There  are two  great  wisdom's   and  each  is defined  by the name  of astronomy. The  first  of these   deals  with  [1]  the  science   of the  configuration of the  first  heaven;   and  with  the  nature of its motion about the  poles  of the equator   of day  [and  night];   and  with  the  heavens placed  beneath it, which are placed  on other  poles  away  from  the  first. These  are the  heavens   of the fixed  and  wandering   stars,  whose  configuration is like the  configuration of spheres   enclosing   one  another. It  also  deals  with  [2]  the  science  of drawing circles  on  them  [the  heavens], some  of which  are  equidistant from  the equator   [i.e.:  the  tropics] and  some  concentric   with  it, but  inclined  from  it [i.e.:  the  ecliptic]; and  others have  an  eccentric center [i.e.:  the  eccentric referents], and  some  are  small  circles  placed on  the  circumferences of the eccentrics [i.e.:  the  epicycles],   and  others   are  similarly   placed   above   the center  of the  [concentric] equator   by the  [same]   amount   [i.e.:  distance]   as the   eccentricity    of  the   centers    of  the   eccentrics    [is]   from   it [i.e.: the equants]. [3]  And   [the  first  wisdom   deals]   with  the  size  of  each  of them [i.e.:  the  circles]   and  its  distance   from  the  earth;   and  how  the  planets   are moved   by  the  motion   of  [their]   deferent   circles  and  the  motion   of  [their] bodies on the  [epicyclic]   circles; and  what  happens   to them  because   of the variation    of  [their]   position[  s],  so  that   there   are  invisible projections    of rays  and  mutual   eclipses   of the  sun  and  the  moon   and  the  other  planets. [4]  And  [it  deals]   with  their  [i.e.:  the  planets]    situation   on  the  [deferent] circle  of their  apogee[  s]  so  that  greater   distance   (elevation),   less  distance (depression), latitudinal   motion   in one  direction   (inflection)   and  in the  opposite  direction   (reflection)   happen   there;   and  with  [their  (the  planets)   being]  on  [their]   small  circle [ s]  [i.e.:  epicycles], so  that  direct   motion,   station[ s] and  retrogression   [ s] happen   there.  [5]  [It deals]  with their  situation with  respect   to  the  Sun  so  that  combustion,    being  under   the  rays,  rising, setting  and  also  haustoria    (that  is, being  to the  right  of the  Sun  in the  east and  of the  Moon   in the  west) occurs there.   [6]  Also  [it  deals]   with  measuring  the  size  of the  sphere  of the  earth,  both  how  much  is habitable and inhabitable, together   with  all [its]  parts   both  of land  and  of sea,  and  with the  length  of its  [i.e.:  the  earth's]    diameter;    [7]  also  [it  deals]   with  measuring  the  size  of the  bodies   of the  planets   and  the  stars,  which  was  made possible   by using  the  size  of the  earth  as their  common   means   of measure. [8]  And  [it deals]   with  their  distance   from  the  earth  according   to  the  size of its  [i.e.:  the  earth's]   diameter. [9 ] Moreover, [it is concerned]    with  de- scribing  the  accidents   which  happen   to  the  entire  earth  due  to the  alternation  of day  and  night caused by the  spinning  of the  [equatorial]    circle;  and with  the  ascensions    of  the  signs  in  direct   circles  (which   are  hemispheres [related   to]  the  equinoctial   line  [i.e.:  right  ascensions   D; and  in oblique  circles  (which  are  hemispheres    [made  relative  to]  the  climes  [i.e.:  oblique  ascensions]);    and  with  the  division  of those  climes  according   to the  increase of a day  [which  is]  longer  by the  amount   of half  an  equal  hour;   and  with the  length  of the  times  of day  and  night  in  each  clime.  [10]  Moreover,    [it deals]  with  the  different  summer   created   twice  during  the  year  by the  transit  of  the   Sun  passing   over  the  zenith   in  the  regions   lying  between   the equator   [of the  day  and  night]   and  the  end  of the  second   clime;  [11]  and with  the  description    of  the  places   beyond   the  climes,  many   of  which   are covered   by  the  sea  and  have   a  single  day   and,   similarly,   a  single  night [lasting]   longer  than   one  or  more  revolutions    of the  heavens   because   the sun  does   not   set  in  them   for  a  long  period   of  time,  nor  does   it  rise  for another   long  [period   of]  time,  until  one  arrives  at  [that  point]   beneath   the poles  about  which  the first heaven  is moved,  where  the whole  year  becomes one  day  together   with  its night.  This  is one  great  wisdom,   which,  as I said, is defined  by the  name  of astronomy,    and  it cannot   be contradicted,     save by someone   who  opposes   the  truth.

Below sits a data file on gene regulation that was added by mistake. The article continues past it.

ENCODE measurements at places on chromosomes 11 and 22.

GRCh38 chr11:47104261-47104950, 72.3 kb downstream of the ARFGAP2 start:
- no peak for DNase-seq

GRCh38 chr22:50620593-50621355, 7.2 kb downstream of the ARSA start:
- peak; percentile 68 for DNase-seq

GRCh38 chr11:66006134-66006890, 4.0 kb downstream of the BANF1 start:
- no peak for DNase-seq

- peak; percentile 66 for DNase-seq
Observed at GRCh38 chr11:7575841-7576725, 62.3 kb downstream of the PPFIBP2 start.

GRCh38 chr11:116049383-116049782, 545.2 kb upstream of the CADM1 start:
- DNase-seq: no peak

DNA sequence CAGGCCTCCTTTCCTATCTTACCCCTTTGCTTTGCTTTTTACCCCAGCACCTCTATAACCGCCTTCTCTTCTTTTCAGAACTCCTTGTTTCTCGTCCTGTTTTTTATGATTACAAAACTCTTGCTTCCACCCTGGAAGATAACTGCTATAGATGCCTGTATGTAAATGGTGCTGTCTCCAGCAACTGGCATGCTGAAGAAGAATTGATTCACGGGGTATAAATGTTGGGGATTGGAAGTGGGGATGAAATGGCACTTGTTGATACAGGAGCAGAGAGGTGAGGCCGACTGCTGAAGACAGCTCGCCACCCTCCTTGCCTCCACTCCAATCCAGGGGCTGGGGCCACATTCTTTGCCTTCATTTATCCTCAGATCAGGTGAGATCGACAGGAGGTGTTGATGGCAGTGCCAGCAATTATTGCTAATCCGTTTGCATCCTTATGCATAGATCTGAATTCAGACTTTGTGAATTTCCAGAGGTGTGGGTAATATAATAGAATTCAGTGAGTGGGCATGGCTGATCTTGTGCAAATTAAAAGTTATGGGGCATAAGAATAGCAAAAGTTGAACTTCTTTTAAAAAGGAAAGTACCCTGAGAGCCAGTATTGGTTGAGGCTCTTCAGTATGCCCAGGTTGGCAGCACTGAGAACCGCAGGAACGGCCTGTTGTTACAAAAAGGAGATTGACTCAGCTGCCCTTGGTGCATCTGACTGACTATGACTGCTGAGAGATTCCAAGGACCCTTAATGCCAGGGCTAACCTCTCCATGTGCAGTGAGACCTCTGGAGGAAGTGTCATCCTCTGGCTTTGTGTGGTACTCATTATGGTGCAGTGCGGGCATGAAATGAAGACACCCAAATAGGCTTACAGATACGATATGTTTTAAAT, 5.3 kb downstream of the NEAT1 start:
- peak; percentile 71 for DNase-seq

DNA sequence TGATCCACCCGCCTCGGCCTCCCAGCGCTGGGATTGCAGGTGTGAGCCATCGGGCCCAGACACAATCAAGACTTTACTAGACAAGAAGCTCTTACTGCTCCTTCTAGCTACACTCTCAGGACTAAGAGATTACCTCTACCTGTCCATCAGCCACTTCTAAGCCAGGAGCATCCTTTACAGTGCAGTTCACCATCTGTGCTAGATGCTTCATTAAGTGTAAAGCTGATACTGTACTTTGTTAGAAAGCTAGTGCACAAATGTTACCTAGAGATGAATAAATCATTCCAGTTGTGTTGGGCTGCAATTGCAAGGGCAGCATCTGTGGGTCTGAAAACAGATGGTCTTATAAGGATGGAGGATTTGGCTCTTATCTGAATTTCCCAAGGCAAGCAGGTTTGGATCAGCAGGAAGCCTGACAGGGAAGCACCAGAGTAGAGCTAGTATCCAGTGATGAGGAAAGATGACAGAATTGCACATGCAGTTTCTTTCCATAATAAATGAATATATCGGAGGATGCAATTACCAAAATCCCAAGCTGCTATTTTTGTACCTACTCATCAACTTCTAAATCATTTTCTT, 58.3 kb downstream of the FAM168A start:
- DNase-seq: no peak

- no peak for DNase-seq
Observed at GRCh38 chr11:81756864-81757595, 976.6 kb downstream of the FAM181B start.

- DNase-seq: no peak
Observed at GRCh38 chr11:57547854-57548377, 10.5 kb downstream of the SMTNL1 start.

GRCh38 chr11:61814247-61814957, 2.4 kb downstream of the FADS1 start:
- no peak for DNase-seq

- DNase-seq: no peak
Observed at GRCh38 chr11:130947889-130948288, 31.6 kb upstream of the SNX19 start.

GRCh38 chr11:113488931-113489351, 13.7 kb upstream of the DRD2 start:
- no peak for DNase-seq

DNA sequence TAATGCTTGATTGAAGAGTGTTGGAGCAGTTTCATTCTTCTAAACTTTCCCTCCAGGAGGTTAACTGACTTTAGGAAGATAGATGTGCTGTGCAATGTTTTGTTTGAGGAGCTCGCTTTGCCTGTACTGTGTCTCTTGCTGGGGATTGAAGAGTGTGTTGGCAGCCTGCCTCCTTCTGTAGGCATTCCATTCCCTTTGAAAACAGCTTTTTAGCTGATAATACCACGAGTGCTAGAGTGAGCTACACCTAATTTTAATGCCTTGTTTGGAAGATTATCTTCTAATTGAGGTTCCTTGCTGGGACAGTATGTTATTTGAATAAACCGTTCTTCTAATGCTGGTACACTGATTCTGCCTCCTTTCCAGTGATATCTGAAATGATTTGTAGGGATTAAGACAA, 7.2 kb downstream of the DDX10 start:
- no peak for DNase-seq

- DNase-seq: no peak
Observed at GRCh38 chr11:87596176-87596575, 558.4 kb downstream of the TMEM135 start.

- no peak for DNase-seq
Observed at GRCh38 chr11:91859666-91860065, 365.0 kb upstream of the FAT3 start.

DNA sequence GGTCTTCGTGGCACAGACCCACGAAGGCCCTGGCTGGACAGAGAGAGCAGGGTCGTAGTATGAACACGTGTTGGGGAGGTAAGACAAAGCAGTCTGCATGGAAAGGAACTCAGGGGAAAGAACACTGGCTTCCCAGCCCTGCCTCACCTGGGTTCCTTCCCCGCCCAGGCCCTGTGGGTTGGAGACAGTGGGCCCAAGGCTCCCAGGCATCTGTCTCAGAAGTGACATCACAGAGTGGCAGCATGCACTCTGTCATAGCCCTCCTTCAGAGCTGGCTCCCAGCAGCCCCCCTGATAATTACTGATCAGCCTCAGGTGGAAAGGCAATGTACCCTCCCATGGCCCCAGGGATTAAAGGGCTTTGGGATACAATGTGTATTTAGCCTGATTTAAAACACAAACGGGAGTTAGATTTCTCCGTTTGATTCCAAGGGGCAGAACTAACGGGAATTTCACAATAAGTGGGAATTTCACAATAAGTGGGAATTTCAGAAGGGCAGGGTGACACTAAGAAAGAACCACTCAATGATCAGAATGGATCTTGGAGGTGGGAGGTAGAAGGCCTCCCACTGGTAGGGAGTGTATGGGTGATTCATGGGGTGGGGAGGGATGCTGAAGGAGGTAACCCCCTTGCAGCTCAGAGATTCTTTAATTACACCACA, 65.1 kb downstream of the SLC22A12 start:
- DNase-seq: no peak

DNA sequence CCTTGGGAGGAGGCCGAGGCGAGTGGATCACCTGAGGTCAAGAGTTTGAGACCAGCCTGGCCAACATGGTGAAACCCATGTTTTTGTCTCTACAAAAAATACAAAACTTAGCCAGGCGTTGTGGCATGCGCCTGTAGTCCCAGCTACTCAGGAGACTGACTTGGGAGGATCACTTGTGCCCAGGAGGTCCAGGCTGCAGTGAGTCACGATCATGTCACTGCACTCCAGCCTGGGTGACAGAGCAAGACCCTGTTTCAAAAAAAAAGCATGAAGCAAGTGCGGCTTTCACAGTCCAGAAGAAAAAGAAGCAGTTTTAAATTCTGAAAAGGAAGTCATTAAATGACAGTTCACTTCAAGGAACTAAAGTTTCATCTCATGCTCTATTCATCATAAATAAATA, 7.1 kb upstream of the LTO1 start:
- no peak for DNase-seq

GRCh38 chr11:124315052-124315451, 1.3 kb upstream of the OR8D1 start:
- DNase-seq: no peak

In this pdf
http://www.mediafire.com/download/vcuzytls20p5bis/Albertus+Magnus+-+The+Speculum+Astronomiae+%28English%29.pdf
Δημοσίευση σχολίου